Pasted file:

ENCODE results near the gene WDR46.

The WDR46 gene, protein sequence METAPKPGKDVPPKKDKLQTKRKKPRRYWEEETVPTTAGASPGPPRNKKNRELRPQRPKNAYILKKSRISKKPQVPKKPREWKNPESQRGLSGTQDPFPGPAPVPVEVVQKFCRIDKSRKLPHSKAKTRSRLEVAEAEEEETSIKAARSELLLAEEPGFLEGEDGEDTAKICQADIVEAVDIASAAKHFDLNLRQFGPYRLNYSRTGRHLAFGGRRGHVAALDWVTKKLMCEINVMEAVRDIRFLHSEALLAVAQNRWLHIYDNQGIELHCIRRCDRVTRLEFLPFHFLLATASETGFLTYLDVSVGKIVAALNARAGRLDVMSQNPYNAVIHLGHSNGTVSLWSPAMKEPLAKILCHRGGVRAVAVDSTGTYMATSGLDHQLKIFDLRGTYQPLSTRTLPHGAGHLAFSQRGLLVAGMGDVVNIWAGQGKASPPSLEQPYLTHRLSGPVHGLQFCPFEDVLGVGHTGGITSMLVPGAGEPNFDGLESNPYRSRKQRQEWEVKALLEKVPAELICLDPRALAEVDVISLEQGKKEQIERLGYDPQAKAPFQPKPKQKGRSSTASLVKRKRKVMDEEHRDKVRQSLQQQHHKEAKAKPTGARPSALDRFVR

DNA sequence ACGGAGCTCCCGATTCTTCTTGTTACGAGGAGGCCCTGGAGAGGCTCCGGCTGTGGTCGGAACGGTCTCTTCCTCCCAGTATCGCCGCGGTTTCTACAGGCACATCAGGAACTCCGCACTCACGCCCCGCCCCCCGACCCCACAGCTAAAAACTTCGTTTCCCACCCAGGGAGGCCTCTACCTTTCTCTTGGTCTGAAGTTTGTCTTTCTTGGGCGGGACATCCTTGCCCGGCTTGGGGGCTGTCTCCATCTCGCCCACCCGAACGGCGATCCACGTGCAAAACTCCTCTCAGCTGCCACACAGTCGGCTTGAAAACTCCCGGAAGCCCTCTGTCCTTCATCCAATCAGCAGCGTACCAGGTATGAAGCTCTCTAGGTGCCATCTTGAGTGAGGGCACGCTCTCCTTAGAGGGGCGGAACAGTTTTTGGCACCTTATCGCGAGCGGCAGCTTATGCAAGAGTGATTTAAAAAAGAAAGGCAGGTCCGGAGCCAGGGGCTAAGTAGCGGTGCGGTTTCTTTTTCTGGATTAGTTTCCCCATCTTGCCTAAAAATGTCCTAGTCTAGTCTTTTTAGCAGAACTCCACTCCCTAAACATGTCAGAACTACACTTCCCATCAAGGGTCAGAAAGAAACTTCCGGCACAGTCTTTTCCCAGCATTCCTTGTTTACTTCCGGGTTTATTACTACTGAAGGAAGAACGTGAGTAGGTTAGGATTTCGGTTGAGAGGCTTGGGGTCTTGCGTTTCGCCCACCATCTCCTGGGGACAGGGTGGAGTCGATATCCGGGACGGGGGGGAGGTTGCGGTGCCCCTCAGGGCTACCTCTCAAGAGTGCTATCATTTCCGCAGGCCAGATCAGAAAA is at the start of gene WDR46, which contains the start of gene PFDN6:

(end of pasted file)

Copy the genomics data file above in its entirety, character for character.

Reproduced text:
ENCODE results near the gene WDR46.

The WDR46 gene, protein sequence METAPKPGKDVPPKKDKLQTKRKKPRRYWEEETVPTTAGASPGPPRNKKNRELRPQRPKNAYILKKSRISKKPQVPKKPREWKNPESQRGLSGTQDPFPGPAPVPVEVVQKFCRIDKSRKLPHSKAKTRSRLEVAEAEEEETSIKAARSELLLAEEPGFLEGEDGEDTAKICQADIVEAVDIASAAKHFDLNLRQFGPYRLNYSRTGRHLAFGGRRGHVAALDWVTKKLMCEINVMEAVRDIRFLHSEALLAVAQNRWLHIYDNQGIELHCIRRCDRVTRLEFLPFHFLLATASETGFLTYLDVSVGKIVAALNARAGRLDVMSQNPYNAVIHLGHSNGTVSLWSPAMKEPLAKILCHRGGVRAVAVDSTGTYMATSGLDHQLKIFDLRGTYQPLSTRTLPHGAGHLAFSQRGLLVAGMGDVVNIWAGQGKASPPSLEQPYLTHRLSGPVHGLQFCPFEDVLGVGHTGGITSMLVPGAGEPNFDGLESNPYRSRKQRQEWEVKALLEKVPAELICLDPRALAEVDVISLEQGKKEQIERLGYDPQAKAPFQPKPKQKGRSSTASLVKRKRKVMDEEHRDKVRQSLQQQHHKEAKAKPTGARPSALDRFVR

DNA sequence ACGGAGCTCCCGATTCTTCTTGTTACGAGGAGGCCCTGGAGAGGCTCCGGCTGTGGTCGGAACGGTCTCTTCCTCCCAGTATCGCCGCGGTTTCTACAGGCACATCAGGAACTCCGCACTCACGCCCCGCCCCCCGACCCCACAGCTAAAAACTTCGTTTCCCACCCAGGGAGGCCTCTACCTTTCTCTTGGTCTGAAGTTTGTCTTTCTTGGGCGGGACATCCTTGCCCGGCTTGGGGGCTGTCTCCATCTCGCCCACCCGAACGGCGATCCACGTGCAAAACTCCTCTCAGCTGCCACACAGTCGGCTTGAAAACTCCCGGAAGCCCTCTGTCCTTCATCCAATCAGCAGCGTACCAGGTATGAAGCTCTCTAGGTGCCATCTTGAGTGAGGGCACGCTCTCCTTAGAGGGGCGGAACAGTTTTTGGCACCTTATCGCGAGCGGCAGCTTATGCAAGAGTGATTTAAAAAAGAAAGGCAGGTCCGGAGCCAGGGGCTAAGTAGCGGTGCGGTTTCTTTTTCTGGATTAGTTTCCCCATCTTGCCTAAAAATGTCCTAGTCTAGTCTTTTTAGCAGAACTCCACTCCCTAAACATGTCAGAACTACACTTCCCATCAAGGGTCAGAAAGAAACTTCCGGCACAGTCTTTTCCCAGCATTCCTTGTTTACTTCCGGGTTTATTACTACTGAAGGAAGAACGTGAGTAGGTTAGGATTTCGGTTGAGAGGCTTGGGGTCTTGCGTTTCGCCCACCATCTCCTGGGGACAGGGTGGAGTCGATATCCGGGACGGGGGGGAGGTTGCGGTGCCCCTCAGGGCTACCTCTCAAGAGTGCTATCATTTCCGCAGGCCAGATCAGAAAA is at the start of gene WDR46, which contains the start of gene PFDN6: